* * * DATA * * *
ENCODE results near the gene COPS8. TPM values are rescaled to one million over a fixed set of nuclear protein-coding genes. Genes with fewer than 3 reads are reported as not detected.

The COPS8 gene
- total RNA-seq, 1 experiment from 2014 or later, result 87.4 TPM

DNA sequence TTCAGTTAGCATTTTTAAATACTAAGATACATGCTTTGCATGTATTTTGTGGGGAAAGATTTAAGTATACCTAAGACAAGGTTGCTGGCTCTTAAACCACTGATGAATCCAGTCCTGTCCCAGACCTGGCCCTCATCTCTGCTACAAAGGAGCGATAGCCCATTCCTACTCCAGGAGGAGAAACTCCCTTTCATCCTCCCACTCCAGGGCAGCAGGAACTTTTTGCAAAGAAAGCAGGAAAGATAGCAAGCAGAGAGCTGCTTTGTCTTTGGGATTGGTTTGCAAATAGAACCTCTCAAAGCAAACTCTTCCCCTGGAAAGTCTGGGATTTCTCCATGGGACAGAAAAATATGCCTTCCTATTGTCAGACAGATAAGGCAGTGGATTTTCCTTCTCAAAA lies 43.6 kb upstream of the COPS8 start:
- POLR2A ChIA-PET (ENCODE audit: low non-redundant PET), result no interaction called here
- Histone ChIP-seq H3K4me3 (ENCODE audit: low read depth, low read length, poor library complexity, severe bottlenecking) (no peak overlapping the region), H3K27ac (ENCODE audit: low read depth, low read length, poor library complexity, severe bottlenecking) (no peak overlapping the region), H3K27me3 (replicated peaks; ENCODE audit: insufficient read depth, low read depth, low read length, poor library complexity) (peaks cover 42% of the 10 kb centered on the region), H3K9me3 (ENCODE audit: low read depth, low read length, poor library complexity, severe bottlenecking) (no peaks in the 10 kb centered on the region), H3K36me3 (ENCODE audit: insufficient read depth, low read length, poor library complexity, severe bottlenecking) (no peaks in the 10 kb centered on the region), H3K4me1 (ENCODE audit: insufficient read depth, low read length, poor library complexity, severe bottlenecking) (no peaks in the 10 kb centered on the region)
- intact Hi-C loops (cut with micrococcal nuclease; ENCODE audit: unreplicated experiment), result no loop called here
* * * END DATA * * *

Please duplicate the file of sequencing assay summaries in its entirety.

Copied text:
ENCODE results near the gene COPS8. TPM values are rescaled to one million over a fixed set of nuclear protein-coding genes. Genes with fewer than 3 reads are reported as not detected.

The COPS8 gene
- total RNA-seq, 1 experiment from 2014 or later, result 87.4 TPM

DNA sequence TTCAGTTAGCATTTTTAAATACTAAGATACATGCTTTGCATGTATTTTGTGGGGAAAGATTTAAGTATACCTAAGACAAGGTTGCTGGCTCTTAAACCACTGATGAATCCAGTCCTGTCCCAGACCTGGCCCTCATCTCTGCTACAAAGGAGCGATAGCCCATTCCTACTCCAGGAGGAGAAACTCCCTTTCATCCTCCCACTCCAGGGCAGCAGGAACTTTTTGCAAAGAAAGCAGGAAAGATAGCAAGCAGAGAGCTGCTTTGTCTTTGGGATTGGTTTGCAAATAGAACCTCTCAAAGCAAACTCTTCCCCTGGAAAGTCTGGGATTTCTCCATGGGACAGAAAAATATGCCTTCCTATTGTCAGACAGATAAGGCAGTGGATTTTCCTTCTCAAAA lies 43.6 kb upstream of the COPS8 start:
- POLR2A ChIA-PET (ENCODE audit: low non-redundant PET), result no interaction called here
- Histone ChIP-seq H3K4me3 (ENCODE audit: low read depth, low read length, poor library complexity, severe bottlenecking) (no peak overlapping the region), H3K27ac (ENCODE audit: low read depth, low read length, poor library complexity, severe bottlenecking) (no peak overlapping the region), H3K27me3 (replicated peaks; ENCODE audit: insufficient read depth, low read depth, low read length, poor library complexity) (peaks cover 42% of the 10 kb centered on the region), H3K9me3 (ENCODE audit: low read depth, low read length, poor library complexity, severe bottlenecking) (no peaks in the 10 kb centered on the region), H3K36me3 (ENCODE audit: insufficient read depth, low read length, poor library complexity, severe bottlenecking) (no peaks in the 10 kb centered on the region), H3K4me1 (ENCODE audit: insufficient read depth, low read length, poor library complexity, severe bottlenecking) (no peaks in the 10 kb centered on the region)
- intact Hi-C loops (cut with micrococcal nuclease; ENCODE audit: unreplicated experiment), result no loop called here